I came home for lunch today and held little Joshua. He happily gazed up into my eyes and smiled.
“Hello, my little jelly bean!” I said to him with a grin.
“Aa-aaaah!” Joshua cooed back at me.
“He sure is a cutie,” I thought, and then he puked. Thankfully, he was wearing a bib, so I used it to wipe up his face, then coo at him again.
Michelle was watching me and offered some experienced advice. “Stick out your tongue,” she said.
I glanced up at her, then tried popping out my tongue. Instant big grins. I darted my tongue in and out, and Joshua squealed happily. Ah, how silly we adults all become with a child in front of us. I had the privilege last week of watching an old family friend in her late sixties dancing around with big eyes and popping her hands in and out in front of her. Why? Because I was holding Joshua, of course.
Their simple little smiles can melt any attentive person’s heart. But their puke – well, it’s pretty gross, and it seems like it just keeps coming.
Back to lunch today, Joshua ended up puking so much he went through two bibs in our little half-hour together. I tried cleaning up the mess quickly, but one of the dogs kept beating me to the floor bits. When I was putting the third bib on him I asked Michelle, “How many bibs does he go through in a day?”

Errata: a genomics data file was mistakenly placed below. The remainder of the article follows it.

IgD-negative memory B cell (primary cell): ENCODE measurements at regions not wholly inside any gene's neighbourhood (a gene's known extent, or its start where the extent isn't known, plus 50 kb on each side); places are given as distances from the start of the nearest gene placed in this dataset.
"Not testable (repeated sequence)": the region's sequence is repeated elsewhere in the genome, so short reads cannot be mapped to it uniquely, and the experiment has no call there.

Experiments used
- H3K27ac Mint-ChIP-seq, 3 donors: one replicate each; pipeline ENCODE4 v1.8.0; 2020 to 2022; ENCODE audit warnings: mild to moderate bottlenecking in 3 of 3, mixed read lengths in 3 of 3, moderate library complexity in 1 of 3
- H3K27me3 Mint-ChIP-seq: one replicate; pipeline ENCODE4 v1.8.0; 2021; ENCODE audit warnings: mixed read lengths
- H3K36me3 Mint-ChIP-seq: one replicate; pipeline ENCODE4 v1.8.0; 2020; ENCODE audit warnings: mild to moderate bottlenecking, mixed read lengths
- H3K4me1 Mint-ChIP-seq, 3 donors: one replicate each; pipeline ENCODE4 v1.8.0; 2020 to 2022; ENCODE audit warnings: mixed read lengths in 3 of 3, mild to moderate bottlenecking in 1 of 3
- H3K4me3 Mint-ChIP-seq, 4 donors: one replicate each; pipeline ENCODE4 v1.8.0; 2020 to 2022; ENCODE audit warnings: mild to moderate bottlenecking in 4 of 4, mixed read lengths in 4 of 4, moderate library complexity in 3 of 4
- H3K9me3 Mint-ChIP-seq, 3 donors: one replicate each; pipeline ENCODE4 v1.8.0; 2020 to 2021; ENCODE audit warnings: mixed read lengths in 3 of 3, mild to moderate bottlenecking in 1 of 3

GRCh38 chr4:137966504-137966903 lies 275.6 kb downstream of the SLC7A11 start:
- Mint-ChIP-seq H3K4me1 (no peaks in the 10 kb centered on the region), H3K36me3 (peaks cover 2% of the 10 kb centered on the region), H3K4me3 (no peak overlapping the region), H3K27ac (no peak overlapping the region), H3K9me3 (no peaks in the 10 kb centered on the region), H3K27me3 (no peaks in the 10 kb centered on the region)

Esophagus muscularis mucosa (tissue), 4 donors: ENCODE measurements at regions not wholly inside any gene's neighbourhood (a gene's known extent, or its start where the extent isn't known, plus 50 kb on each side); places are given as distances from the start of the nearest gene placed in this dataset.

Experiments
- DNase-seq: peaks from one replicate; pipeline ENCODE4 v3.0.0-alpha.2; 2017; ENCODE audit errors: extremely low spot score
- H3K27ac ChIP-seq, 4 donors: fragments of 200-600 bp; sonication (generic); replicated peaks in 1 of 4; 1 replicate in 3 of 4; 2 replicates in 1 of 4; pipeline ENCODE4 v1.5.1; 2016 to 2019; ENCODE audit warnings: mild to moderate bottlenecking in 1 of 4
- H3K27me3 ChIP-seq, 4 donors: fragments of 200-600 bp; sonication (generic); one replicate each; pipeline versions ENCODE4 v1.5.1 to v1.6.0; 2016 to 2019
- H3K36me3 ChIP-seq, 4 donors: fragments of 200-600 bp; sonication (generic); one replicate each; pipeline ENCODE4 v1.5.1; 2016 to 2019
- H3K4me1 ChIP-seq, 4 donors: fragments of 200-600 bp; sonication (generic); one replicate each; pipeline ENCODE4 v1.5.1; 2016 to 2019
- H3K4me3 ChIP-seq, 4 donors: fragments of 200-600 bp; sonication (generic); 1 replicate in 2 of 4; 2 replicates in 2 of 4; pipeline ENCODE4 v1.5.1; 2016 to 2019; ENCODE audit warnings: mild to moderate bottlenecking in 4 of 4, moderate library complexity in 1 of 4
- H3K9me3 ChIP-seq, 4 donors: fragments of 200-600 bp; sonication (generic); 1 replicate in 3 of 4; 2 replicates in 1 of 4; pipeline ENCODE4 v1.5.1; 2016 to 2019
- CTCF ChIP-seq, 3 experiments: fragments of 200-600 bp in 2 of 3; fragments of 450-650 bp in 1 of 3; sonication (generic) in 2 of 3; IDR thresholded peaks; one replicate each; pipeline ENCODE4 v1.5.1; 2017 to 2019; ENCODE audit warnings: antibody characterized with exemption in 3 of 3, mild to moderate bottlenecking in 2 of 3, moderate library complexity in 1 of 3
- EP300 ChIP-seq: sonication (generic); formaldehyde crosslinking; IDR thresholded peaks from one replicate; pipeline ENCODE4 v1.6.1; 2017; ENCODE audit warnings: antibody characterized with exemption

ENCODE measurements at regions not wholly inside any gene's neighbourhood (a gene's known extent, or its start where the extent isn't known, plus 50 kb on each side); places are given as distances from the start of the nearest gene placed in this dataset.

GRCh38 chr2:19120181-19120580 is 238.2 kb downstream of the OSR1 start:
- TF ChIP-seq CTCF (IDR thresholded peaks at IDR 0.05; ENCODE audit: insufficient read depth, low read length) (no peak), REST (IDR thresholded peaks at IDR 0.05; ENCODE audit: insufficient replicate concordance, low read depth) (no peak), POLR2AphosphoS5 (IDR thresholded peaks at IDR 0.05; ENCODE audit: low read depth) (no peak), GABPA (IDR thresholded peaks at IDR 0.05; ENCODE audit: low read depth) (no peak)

“At least ten,” she said.
“At least?” I lifted my little offspring and looked him in the eye.
“We should give him a new nickname. How about, ‘The Pukenator!’ Although I’ve always like ‘Jelly Bean,’ a lot.”
Michelle quietly kept chewing her food.
“The Pukenator. Puking through a dozen bibs with no effort whatsoever! Able to throw up yet continue to grow up! He’s a super-boy!”
Michelle shook her head at me and stood up to clean the dishes.
“Well, he is a pretty super boy. I don’t care how colicky he is, he’s definitely becoming cuter every day.”
Michelle held out her arms to take Joshua. “You clean up.”
“Okay,” I said. “You’re going to put him down for a nap?”
“Have a great day. I’ll see you later.” I gave her a kiss, then kissed Joshua. He looked uncomfortable. I said a mental prayer for him. However much I might make light of it, it is kind of scary to watch your son not be able to hold down his food. The biggest comfort I have is he certainly isn’t small, so he must be eating enough. I’m looking forward to when he gets through this stage, eats some solid foods, and holds down his food. But for now, I think I’ll call him The Pukenator.